Rescue crews pull out a minivan that slid into a retention pond on University Drive in Mishawaka on Tuesday. Two children died in the incident.
A lawsuit stemming from a retention pond crash that killed two children in December 2019 blames the incident on negligence and poor training from the 911 dispatch center, first responders and government officials, and improper design of the pond and dispatch center software.
The crash killed 4-year-old James Kleven and 2-year-old Natalie Kleven and severely injured their mother, Brooke Kleven, and baby brother, Hendrik Kleven. A car carrying all four family members slid off the slick road on University Park Drive and went into a retention pond near a Red Roof Inn and across from Ruth’s Chris Steak House.
A report on the incident released in February 2020 by the St. Joseph County 911 dispatch center found that first responders were delayed in arriving at the scene because of actions from two dispatch center call takers.
The lawsuit, filed Monday by the Kleven family, claims those dispatchers acted with deliberate indifference and recklessness in the incident. The suit goes on to say, however, that the county’s 911 dispatch center consistently failed to train call takers on new software and protocols surrounding water rescue situations.
The suit also names Motorola, which set up new software for the 911 center, the city of Mishawaka, the Clay Township Fire Department and Great Lakes Capitol and Bradly Company, which own and manage the property where the pond is located.
St. Joseph County attorney Michael Misch declined to comment, saying the county does not comment on pending litigation. Ray Schultz, executive director of the dispatch center, declined to comment.
The Klevens were trapped in car in the freezing water for over 25 minutes before being pulled out by rescue divers. James and Natalie Kleven were declared dead at the hospital shortly after arriving, while Hendrik Kleven, who was 3 months old at the time of the crash, and his mother survived.
Chicago-based firm Maureen Molly Nick is representing the Kleven family, who live in Granger. Attorneys with the firm did not immediately respond to a reporter Friday.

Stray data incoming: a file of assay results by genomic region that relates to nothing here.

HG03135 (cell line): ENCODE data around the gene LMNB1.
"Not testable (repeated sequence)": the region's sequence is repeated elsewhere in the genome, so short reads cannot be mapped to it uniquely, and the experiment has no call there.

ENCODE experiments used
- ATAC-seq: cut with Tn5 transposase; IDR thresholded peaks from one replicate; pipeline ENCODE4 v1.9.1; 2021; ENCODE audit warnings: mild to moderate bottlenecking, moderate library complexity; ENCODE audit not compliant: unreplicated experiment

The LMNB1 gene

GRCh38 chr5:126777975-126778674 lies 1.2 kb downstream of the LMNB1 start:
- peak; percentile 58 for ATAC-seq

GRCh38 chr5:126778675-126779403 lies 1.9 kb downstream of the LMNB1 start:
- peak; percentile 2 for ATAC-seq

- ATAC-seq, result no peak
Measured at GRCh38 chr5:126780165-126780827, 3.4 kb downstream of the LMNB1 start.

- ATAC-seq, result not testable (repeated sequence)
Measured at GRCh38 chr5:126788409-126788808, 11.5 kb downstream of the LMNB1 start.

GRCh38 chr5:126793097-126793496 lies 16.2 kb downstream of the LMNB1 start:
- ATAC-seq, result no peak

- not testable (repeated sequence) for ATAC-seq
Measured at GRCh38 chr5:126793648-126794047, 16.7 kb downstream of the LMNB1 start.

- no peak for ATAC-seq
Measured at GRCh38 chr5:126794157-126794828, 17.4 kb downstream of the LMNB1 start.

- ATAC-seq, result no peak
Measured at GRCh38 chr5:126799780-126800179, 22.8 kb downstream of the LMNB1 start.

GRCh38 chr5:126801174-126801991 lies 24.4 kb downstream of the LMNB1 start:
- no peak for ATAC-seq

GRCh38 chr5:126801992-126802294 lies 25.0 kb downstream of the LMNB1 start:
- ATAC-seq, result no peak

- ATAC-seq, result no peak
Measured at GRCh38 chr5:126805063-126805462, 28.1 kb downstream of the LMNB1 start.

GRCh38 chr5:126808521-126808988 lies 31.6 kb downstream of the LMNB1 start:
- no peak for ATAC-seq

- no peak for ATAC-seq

On the afternoon of Dec. 31, 2019, Brooke Kleven was driving her children east on University Park Drive when she lost control of her car in the icy conditions and slid off the road and into a retention pond. Investigators with the St. Joseph County Fatal Crash Team have said there were no indications Brooke Kleven was speeding.
As the Kleven’s car went into the pond, dispatchers received two calls alerting them to the unfolding events.
The first call came from a bystander witnessing the crash and was answered by Jeffrey Downey, who is named as a defendant in the suit.
Downey “missed an opportunity to quickly identify the location of the pond” partly because the map software used to select the location of the call was blocked by a web browser he was looking at, a dispatch center report found. Downey also coded the call as an accident, not as a vehicle in water, which delayed the arrival of dive teams, the lawsuit and report state.
The second call came from Brooke Kleven who called 911 from inside her car while the water began to submerge the vehicle.
Jennifer Stitsworth, the dispatcher on the other end of the line, failed to follow protocols by not immediately telling Brooke Kleven how to get out of the car once she learned Kleven was trapped, the center’s report and lawsuit say.
Additionally, Stitsworth muted herself at one point to seek help from other dispatchers, but forgot to unmute herself when she began giving directions to Kleven again.
Stitsworth was fired and Downey resigned as a result of the incident, with Downey writing in his resignation email that he could “no longer serve an organization that has grossly neglected training and mistreated employees the way that they have over the last 2 years.”
At the conclusion of the center’s report, Schultz wrote that it would be “pure speculation” to suggest the outcome would have changed had it not been for the “missteps” of the dispatchers.
Brooke Kleven suffers from sporadic paraplegia, according to the suit, while Hendrik Kleven has lost control of one of his limbs and has a speech disorder.
The suit also says the pond was not in compliance with governmental regulations governing retention ponds and names as defendants Great Lakes Capitol and Bradley Company, which own and operate City Plaza shopping center where the pond is located.
Representatives from the companies did not return messages seeking comment Friday.
The city of Mishawaka is also named in the suit for failing to inspect the pond and put up barriers after previously documented retention pond crashes.
City attorney Pat Hinkle declined to comment.
The suit does not ask for a specific monetary amount, but seeks “compensatory damages, economic losses, special losses, special damages, punitive damages and attorneys’ fees.”
Email Marek Mazurek at [email protected] Follow him on Twitter: @marek_mazurek
This article originally appeared on South Bend Tribune: Pond crash lawsuit Granger Mishawaka St. Joseph County 911 dispatch